Pierre Bourdieu 1930-2002);French cultural anthropologist: Biography and famous works

Pierre Bourdieu 1930-2002) was a French cultural anthropologist, sociologist and public intellectual. He was born in Béarn in southwestern France. He studied alongside Gerard Genette and Jacques Derrida, two of the future greats, at the prestigious École Normale Supérieure, where he earned his agrégé de philosophie. After that, he taught for a year at a provincial lyceum before being called up to the military in 1956 and serving for two years. Like France’s other extraordinary social anthropologist, Claude Lévi-Strauss, he dealt with a Doctorat d’état under Georges Canguilhem’s management, yet he never completed it.Algeria demonstrated a groundbreaking encounter for Bourdieu and as opposed to get back to France after his deployment was finished, he remained on for an additional two years, instructing at the College of Algiers. In 1960, he returned to France to work as a junior lecturer at the University of Lille and as a research assistant for Raymond Aron at the Sorbonne. He finally got a job at L’École Pratique des Hautes Études in Paris in 1964, where he stayed for two decades before being promoted to the Collège de France.

Although professionally speaking Bourdieu turned his back on his philosophical training in order to pursue a career in anthropology and sociology, his work betrays a keen sense of the importance of well-founded concepts and it is precisely his conceptual inventions that brought international attention to his work. At the core of his work, there are three concepts that taken together comprise the basic methodological apparatus Bourdieu conceived for himself very early on in his career and applied with increasing sophistication throughout the rest of his life: ‘practice’, ‘habitus’, and ‘field’. His first attempt to sketch out his theoretical model in detail can be found in Esquisse d’une théorie de la pratique (1972), translated as Outline of a Theory of Practice (1977), which uses his fieldwork in Kabylia in Algeria as a springboard. An inveterate reviser (the English translations of his works are often dramatically different from their putative French originals), Bourdieu produced a second, more rigorous version of his method a decade later in Le Sens pratique (1980), translated as The Logic of Practice (1990). As is indicated in the French title of this work (and mysteriously lost in the translation), Bourdieu’s work focuses on identifying and articulating what he calls ‘practical sense’, or what he also calls the subjective understanding and manipulation of objective structures.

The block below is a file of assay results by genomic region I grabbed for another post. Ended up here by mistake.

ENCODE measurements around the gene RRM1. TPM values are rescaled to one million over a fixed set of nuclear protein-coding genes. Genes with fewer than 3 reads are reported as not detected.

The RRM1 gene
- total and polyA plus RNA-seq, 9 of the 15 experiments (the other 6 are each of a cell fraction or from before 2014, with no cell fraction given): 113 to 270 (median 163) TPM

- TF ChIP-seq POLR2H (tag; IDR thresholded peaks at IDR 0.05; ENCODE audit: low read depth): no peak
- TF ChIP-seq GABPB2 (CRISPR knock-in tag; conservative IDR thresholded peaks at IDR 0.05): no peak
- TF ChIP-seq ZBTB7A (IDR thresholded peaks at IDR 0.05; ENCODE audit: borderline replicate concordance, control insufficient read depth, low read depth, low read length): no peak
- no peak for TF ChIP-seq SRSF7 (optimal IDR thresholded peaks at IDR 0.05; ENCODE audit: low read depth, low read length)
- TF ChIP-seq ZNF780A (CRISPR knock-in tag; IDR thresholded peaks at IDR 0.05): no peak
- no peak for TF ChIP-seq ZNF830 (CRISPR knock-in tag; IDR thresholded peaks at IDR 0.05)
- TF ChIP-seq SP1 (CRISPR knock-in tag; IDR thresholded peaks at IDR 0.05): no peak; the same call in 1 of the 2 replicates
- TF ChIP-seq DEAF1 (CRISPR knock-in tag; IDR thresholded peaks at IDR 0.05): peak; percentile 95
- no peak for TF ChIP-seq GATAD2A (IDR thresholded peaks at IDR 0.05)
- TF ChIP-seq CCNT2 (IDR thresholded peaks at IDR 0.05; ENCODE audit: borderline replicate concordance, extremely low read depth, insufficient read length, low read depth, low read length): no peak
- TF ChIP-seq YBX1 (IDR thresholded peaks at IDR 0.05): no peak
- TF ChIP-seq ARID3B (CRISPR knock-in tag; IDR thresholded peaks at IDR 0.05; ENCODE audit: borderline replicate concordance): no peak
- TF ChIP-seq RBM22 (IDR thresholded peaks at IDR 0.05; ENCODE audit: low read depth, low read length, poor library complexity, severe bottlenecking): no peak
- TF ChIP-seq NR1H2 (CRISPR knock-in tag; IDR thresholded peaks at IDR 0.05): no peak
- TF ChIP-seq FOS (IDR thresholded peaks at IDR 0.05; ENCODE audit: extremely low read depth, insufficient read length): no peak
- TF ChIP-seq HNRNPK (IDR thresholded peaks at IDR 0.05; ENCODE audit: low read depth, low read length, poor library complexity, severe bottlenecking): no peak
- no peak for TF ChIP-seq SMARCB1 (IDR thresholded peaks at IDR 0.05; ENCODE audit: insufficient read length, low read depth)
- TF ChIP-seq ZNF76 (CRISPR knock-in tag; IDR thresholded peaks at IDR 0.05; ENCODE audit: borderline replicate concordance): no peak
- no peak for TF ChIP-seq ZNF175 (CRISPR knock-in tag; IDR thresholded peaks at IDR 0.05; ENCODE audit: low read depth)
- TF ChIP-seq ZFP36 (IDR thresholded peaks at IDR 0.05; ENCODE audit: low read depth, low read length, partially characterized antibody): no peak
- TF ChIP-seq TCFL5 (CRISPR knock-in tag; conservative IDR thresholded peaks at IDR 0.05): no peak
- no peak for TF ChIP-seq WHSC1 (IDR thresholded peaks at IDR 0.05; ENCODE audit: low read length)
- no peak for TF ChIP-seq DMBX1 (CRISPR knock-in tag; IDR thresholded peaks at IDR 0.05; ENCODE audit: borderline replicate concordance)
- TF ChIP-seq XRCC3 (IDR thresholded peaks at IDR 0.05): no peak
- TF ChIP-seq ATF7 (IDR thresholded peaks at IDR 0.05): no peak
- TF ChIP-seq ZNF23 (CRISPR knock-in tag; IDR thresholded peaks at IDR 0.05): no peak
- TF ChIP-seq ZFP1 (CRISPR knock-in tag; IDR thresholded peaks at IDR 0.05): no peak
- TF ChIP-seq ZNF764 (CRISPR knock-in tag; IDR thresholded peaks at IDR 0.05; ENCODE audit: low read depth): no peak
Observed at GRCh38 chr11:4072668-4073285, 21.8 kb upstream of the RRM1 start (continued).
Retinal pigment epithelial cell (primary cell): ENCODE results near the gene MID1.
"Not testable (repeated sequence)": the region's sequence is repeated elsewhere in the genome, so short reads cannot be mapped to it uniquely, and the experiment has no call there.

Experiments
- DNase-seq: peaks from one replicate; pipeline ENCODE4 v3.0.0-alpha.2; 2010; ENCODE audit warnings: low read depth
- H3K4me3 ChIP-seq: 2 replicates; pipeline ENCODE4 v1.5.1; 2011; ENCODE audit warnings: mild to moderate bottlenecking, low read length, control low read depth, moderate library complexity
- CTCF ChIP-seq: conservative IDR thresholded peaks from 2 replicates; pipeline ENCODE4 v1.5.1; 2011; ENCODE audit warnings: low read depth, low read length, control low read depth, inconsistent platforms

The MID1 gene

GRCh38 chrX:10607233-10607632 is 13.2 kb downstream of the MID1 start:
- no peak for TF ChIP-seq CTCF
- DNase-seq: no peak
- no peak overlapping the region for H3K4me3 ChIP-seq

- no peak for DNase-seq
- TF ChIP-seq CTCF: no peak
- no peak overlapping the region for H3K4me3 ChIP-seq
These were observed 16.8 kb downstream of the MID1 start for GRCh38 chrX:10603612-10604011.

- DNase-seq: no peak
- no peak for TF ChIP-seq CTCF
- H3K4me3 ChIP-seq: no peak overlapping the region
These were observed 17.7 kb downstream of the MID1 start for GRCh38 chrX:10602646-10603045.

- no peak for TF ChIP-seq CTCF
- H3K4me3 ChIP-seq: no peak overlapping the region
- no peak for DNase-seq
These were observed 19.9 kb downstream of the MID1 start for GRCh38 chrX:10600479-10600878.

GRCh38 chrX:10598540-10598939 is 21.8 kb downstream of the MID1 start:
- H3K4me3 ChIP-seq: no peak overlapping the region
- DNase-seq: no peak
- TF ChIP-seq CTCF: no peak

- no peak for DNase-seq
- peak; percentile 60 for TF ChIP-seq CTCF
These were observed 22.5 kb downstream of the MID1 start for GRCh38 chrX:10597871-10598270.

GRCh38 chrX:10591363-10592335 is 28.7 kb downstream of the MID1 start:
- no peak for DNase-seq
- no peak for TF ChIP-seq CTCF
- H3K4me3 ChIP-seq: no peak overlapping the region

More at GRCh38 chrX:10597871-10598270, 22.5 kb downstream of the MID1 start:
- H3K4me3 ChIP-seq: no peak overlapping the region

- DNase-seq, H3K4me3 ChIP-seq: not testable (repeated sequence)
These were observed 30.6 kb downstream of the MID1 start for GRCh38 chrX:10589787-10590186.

Also read; Richard Hoggart (1918-2014); Biography and his famous work ‘The Uses of Literacy’

Practical sense amounts to knowing how to ‘play the game’ (an analogy Bourdieu himself frequently uses). For example, Bourdieu’s analyses of the art and academic worlds, Les Règles de l’art (1992), which has been translated into The Rules of Art (1996), and Homo Academicus (1984), which has been translated into Homo Academicus (1988), show how important patronage is. According to Bourdieu, patronage is often more important than actual talent because it is perfectly possible for mediocre talents to rise to prominence in their respective fields by being adept at making use of its possibilities Therefore, Bourdieu uses the term ‘field’ to refer to the relatively closed system of a particular commercial, professional, or social milieu and its internal rules, such as the paradox that the most valuable works in both art and academia are those that were created without the intention of creating value. Value, as demonstrated by Bourdieu in his most well-known work, La Distinction: critique sociale du jugement (1979) translated as Distinction: A Social Critique of the Judgement of Taste (1984), is never just ever a basic matter of relegating a cost, however should continuously be viewed as in its social and social aspect.

Bourdieu was a prolific author who published more than 30 monographs up until his untimely death. He made time in his final years to write more directly about social issues and take on a more public intellectual role. This is typical of the massive group project La misère du monde (1993), also known as The Weight of the World (1999). In this project, Bourdieu and a large group of collaborators set out to record the voices of the socially repressed and speak out against the economic system that puts them in such terrible circumstances.

Also read; John Rawls (1921-2002); American philosopher and his book A Theory of Justice